Opting for early retirement, Andrew Nichol decided to step down, leading to the Gazette’s publication of their last Wainwright books in the autumn of 1991.
Before his retirement in May 1992, Andrew Nichol played a pivotal role in facilitating the transfer of publishing rights to Michael Joseph. The new book launch was strategically planned for April 1992, with Titus Wilson in Kendal handling the printing process. The retail price for each book was set at £8.99, and notably, no box sets were produced for this release.
A comprehensive redesign was undertaken for the dust jackets, emphasising Walks in Limestone Country and Walks on the Howgill Fells. Notably, these jackets underwent substantial alterations, incorporating distinct coloured bands to match the other guides in the series. This redesign aimed to present a visually appealing aesthetic across the entire collection.
Following the initial launch, Michael Joseph shifted the book printing operations to Clays Ltd, Bungay, where they continued for a decade. This relocation proved to be a significant blow to Titus Wilson and Kendal. Despite numerous additional impressions being produced in Bungay, no evidence indicates that Walks in Limestone Country underwent further reprints under Michael Joseph’s direction.
Amid declining sales, Michael Joseph discontinued the publication of the books in January 2003, marking the first instance of the guides being out of print since 1955. The uncertainty loomed: was the Wainwright era now concluded? Fortunately, Frances Lincoln successfully secured the bid to republish them, and just a month later, the books returned to Kendal. This development brought immense relief and joy to many, notably Titus Wilson, who inked a new printing contract. With this turn of events, Wainwright’s legacy had returned home.
Frances Lincoln’s new book launch in April 2003 proved a resounding success. Priced at £11.99 each, except Walks in Limestone Country and Walks on the Howgill Fells, retailing at £10.99, the books garnered widespread acclaim. Such was the demand that Titus Wilson, tasked with the printing, needed to hire additional staff and expand its premises to keep up with production.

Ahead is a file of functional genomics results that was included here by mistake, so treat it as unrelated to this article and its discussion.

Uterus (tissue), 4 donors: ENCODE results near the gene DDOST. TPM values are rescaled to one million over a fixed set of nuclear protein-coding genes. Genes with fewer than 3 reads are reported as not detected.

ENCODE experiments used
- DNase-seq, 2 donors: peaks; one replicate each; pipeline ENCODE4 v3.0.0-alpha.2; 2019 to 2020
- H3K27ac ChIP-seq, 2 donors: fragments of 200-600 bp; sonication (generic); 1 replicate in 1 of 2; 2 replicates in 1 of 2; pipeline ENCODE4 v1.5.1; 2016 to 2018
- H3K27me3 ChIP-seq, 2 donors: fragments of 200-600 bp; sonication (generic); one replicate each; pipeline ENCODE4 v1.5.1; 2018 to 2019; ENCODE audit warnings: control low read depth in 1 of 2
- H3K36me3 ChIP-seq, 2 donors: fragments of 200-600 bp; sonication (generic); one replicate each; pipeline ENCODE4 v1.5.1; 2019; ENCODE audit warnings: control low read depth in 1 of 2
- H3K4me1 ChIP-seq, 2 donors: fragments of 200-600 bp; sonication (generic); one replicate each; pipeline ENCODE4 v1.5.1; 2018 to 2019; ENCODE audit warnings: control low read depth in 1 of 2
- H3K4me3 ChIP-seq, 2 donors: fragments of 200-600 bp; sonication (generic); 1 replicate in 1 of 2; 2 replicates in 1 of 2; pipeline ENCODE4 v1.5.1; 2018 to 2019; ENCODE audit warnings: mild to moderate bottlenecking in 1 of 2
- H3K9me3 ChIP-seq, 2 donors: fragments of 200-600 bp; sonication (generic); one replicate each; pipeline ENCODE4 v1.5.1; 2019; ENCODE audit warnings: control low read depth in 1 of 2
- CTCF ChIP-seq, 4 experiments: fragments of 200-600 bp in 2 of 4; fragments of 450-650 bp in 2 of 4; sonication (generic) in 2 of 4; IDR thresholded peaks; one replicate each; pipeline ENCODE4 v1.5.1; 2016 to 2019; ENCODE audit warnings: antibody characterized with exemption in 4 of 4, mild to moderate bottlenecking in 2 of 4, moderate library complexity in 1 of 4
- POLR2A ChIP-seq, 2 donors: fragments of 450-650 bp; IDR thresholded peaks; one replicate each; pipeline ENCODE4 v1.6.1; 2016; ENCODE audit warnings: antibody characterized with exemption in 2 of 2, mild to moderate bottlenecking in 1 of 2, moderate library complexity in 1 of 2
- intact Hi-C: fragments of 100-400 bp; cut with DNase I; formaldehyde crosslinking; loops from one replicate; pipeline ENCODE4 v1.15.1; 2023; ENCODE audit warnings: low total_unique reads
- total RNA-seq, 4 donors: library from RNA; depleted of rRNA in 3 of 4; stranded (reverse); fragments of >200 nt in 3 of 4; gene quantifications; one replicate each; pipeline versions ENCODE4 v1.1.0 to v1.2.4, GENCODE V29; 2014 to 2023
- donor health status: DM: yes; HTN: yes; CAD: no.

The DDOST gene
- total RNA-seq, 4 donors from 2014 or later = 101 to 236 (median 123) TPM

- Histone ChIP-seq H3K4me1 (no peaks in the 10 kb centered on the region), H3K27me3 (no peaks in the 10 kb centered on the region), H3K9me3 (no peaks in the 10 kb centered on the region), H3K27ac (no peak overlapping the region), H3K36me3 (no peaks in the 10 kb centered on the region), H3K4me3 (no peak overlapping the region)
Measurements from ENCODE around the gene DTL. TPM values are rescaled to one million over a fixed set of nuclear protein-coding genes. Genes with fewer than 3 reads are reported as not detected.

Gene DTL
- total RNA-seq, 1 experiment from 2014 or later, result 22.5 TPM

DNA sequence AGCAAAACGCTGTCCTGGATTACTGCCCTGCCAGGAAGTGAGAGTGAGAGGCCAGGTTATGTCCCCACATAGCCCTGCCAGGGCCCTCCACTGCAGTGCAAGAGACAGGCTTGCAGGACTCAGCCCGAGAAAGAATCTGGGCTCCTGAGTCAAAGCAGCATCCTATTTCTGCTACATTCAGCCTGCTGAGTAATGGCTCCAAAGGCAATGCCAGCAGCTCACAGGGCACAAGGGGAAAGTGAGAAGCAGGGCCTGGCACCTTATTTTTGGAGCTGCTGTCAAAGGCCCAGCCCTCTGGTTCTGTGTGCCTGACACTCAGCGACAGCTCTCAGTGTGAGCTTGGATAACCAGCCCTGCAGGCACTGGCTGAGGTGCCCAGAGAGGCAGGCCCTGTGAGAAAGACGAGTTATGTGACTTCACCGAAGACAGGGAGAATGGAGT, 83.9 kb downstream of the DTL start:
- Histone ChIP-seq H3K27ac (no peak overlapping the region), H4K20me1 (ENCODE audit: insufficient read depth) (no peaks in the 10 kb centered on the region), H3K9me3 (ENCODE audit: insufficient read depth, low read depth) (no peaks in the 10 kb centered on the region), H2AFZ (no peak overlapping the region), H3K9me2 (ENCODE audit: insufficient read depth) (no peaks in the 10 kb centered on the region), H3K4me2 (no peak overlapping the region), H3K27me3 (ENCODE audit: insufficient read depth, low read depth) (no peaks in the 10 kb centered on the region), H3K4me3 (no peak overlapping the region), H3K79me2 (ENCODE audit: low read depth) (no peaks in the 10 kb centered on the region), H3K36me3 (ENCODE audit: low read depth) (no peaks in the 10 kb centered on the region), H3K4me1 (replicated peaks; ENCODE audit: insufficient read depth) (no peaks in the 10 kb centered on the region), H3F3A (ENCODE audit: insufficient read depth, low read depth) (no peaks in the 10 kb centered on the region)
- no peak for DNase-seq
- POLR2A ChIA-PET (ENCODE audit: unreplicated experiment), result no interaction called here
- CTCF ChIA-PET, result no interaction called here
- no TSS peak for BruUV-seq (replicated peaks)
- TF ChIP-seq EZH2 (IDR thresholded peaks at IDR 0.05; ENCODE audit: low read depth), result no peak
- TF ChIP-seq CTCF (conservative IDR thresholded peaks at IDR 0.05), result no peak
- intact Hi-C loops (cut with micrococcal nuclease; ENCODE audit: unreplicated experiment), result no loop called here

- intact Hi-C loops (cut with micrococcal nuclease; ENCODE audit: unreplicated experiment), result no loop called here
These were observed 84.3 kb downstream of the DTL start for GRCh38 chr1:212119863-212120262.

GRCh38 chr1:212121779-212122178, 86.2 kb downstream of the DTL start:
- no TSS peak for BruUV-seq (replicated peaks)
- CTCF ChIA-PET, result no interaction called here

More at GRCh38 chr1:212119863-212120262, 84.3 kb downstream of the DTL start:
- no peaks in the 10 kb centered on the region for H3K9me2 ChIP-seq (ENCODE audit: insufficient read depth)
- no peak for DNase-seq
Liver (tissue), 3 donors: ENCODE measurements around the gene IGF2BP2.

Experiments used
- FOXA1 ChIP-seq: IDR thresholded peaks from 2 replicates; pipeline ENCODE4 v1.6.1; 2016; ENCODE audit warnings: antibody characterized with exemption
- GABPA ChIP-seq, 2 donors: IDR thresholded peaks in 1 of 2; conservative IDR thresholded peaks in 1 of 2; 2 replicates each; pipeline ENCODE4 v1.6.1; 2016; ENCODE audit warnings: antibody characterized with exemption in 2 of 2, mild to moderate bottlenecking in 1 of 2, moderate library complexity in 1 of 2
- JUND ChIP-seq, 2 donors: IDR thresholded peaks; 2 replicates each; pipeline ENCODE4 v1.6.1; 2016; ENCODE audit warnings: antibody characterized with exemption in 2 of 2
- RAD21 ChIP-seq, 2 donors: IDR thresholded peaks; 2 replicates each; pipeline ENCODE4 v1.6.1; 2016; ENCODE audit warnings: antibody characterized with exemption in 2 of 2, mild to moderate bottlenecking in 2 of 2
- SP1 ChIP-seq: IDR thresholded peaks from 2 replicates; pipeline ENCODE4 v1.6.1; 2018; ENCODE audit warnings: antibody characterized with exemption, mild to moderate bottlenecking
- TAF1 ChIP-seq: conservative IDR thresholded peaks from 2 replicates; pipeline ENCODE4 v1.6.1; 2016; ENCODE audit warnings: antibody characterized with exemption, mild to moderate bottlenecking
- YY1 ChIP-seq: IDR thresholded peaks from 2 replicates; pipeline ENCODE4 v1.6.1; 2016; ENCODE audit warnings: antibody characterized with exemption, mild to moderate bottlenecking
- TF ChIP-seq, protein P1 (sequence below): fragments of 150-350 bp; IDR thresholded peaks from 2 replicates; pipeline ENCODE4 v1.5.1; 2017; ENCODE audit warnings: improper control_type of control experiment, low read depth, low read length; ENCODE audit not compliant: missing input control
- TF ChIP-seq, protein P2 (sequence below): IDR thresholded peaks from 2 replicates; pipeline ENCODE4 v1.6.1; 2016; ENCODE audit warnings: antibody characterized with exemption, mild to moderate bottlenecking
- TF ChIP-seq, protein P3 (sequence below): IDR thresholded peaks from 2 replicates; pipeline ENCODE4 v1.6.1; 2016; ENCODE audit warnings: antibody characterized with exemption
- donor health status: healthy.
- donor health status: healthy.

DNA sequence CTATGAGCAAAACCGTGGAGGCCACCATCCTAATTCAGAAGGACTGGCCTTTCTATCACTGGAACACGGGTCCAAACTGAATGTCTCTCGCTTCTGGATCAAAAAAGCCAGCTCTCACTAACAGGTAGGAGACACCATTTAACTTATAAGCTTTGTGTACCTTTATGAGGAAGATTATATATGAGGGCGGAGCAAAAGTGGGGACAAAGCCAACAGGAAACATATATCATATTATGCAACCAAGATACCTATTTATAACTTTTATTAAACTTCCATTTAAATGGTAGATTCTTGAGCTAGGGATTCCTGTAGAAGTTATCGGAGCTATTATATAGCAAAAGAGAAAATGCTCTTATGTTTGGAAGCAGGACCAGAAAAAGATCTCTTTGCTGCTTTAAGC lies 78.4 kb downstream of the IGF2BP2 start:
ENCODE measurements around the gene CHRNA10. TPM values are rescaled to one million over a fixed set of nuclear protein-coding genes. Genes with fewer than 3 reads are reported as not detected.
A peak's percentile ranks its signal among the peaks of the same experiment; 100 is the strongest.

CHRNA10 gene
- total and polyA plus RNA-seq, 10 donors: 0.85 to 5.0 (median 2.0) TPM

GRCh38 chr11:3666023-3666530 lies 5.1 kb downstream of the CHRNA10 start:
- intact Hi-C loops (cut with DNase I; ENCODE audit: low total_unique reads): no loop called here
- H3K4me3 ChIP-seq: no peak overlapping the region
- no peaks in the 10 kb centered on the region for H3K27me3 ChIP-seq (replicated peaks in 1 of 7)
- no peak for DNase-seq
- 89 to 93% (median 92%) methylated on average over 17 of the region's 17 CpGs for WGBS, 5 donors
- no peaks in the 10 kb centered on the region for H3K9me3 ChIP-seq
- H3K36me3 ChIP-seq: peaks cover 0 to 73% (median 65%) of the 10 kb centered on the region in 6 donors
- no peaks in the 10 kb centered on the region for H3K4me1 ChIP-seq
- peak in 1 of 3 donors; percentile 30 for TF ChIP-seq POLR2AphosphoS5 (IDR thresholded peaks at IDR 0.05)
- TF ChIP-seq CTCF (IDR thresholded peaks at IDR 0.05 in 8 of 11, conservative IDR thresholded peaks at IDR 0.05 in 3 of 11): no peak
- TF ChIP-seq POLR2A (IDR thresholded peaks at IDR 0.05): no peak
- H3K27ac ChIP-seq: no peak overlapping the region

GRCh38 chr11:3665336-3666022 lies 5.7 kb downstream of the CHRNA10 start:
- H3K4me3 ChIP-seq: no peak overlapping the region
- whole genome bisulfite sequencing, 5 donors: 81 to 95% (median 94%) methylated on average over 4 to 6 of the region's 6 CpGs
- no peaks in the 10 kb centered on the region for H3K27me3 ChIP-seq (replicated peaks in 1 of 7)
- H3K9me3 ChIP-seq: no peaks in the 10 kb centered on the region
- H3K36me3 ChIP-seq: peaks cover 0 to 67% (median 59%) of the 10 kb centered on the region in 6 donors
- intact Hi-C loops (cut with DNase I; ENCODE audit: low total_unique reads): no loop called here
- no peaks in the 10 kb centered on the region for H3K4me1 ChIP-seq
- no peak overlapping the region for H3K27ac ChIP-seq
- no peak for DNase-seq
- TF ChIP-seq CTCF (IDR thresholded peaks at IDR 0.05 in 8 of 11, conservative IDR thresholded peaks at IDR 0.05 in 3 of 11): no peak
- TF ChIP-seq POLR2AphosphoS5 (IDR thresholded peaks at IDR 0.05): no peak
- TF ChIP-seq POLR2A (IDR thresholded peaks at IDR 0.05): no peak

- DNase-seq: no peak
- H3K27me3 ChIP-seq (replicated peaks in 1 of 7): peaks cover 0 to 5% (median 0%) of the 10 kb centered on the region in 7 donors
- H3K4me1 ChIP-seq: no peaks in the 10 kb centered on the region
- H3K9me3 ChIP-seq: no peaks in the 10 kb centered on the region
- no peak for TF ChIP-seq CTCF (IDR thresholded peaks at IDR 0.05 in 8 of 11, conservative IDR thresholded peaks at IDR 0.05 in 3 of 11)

Frances Lincoln adhered to Michael Joseph’s guidebook designs, introducing box sets that retailed at £79.99. The publishing house celebrated the 50th Anniversary Editions two years later, as detailed in A Pictorial Guide to the Lakeland Fells. Notably, Walks in Limestone Country was not included in this set, resulting in no alterations to this particular title.
For the 50th Anniversary Editions, a unique ‘cream wove’ paper was utilised. Titus Wilson utilised leftover stock provided by James Cropper for other titles. An excerpt from the conversation about the paper is presented below, with all correspondence between Titus Wilson and Frances Lincoln meticulously preserved in the Alfred Wainwright Books & Memorabilia archive.
In 2006, facing escalating material costs, Frances Lincoln discontinued the printing of books at Titus Wilson. Instead, they opted for multiple global printing locations. Walks in Limestone Country, for instance, was printed in China, accompanied by a price hike to £12.99. While the artwork on the dust jacket underwent cleaning for the new print, the guide remained unchanged. In 2011, the American publisher Quarto acquired Frances Lincoln but retained the name, given its established reputation in the industry.
In 2003, Kendal-based author and cartographer Chris Jesty embarked on a decade-long project to revise all twelve guidebooks. Walks in Limestone Country was among the final books he completed, which was eventually published in 2014. The revised edition boasted a flexibound cover adorned with a captivating photograph Derry Brabbs took. The Wainwright Society republished this title in 2021.
From left to right:
Walks in Limestone Country (SE), F. Lincoln 2014
Walks in Limestone Country (SE), W. Society 2021
I was fortunate to acquire the remaining stock of the Walks in Limestone Country – Second Edition for the archive. Initially, I intended to preserve these copies, but a change of heart occurred when collectors expressed interest in obtaining one. In a gracious gesture, Chris Jesty agreed to sign each for the community, adding a personal touch to this edition.Back to top of page